National Geographic : 1956 Aug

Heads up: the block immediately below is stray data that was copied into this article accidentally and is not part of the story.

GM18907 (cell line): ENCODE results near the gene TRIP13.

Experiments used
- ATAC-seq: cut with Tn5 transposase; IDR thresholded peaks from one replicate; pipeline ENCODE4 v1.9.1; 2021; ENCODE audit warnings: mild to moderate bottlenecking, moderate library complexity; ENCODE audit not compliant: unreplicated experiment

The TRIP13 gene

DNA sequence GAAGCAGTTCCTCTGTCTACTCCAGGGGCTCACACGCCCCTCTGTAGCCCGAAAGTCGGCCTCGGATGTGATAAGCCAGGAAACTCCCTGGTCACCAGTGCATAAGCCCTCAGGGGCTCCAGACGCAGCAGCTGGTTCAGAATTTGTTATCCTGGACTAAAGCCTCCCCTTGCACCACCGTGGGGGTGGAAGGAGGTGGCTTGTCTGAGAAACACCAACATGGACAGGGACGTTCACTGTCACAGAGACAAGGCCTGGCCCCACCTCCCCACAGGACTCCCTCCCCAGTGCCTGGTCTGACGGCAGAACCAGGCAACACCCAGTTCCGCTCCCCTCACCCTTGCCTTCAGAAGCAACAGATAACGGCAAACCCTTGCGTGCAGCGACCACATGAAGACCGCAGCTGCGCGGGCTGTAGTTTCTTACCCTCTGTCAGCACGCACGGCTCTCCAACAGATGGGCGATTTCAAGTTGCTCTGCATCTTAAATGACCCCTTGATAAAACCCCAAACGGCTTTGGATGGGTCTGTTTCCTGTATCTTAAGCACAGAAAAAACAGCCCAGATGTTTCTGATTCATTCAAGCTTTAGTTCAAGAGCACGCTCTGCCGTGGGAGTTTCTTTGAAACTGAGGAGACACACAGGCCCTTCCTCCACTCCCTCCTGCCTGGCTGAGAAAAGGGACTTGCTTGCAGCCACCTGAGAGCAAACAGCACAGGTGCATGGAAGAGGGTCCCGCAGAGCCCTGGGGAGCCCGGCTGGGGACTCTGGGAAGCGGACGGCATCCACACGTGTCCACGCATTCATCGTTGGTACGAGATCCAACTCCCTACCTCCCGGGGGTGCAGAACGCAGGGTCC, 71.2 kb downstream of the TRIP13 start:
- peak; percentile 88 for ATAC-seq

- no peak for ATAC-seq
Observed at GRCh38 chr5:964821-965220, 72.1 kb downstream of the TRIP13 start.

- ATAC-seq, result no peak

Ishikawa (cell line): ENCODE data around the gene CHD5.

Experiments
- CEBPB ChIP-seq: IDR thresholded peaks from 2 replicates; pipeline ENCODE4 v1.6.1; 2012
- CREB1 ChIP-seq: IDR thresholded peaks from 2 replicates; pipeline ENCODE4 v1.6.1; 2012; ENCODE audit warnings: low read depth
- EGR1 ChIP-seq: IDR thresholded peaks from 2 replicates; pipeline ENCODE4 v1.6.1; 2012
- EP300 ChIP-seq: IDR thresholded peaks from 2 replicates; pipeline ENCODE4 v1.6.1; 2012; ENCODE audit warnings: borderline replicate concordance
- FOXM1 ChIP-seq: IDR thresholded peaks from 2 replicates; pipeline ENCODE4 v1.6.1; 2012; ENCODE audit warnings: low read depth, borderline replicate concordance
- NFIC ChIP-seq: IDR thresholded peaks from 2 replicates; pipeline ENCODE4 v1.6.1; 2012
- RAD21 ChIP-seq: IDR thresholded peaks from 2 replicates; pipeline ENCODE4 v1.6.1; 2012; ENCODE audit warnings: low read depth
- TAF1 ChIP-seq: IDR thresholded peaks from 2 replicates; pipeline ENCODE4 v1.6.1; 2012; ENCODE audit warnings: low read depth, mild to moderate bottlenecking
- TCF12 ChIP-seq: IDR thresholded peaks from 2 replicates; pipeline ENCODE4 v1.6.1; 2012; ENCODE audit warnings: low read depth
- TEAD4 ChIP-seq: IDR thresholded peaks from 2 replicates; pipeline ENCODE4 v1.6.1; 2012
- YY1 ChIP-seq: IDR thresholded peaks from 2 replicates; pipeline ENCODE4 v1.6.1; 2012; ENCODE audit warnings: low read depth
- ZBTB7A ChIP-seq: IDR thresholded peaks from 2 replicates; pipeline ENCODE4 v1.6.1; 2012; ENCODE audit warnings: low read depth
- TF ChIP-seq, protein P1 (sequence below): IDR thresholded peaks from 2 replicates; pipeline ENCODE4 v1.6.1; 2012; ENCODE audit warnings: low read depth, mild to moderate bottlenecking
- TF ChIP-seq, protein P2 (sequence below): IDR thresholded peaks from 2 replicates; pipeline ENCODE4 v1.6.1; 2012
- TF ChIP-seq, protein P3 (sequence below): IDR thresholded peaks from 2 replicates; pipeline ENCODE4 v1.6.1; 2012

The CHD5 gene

+ Huge Cygnet, a Bird on Leash, Bears a Man to a Height of 168 Feet Beinn Bhreagh became the center of a strange industry in the early 1900's. Seamstresses covered thou sands of tetrahedral cells with colorful silk, and workmen assembled these cells, honeycomb fashion, within the framework of giant kites. The cellu lar arrangement proved ideal, giving stability, strength, and powerful lift. Dr. Bell's experiments culminated in his 208-pound Cygnet, designed to carry both a man and an engine. On December 6, 1907, the inventor ordered Cygnet out for a trial run prior to engine installation. Lt. Thomas E. Selfridge, U. S. Army, rode the kite as volunteer passenger. Cygnet was placed aboard a barge and towed by steamer into the wind on Baddeck Bay. Soon she became airborne and flew gracefully for seven minutes at the end of a towline before settling on the water. + Several days earlier workers tested the barge's balance with Cygnet in position and her passenger aboard. Dr. Bell (right) supervised the work. The Lodge, Bell's first home at Bad deck, stands above the kite shed. Lower right: The kite had no con trols. Her "pilot" rode on his stom ach in the center of the structure, which contained 3,393 cells. Here a workman takes Selfridge's position. Later Lieutenant Selfridge died at Fort Myer, Virginia, in the crash of a Wright brothers' plane being tested for the United States Army. He was powered flight's first fatality. John G. Davidson (left) and John A. D. MeCurdy, © Bell Family 238 4 A Steamer Tows Cygnet Across Baddeck Bay Toward a Rendezvous with History Crewmen, mouths agape at the sight of a man flying, forgot to sever Cygnet's towrope when she settled gently on the water. The kite was dragged and destroyed, but Selfridge suffered only a chilly wetting.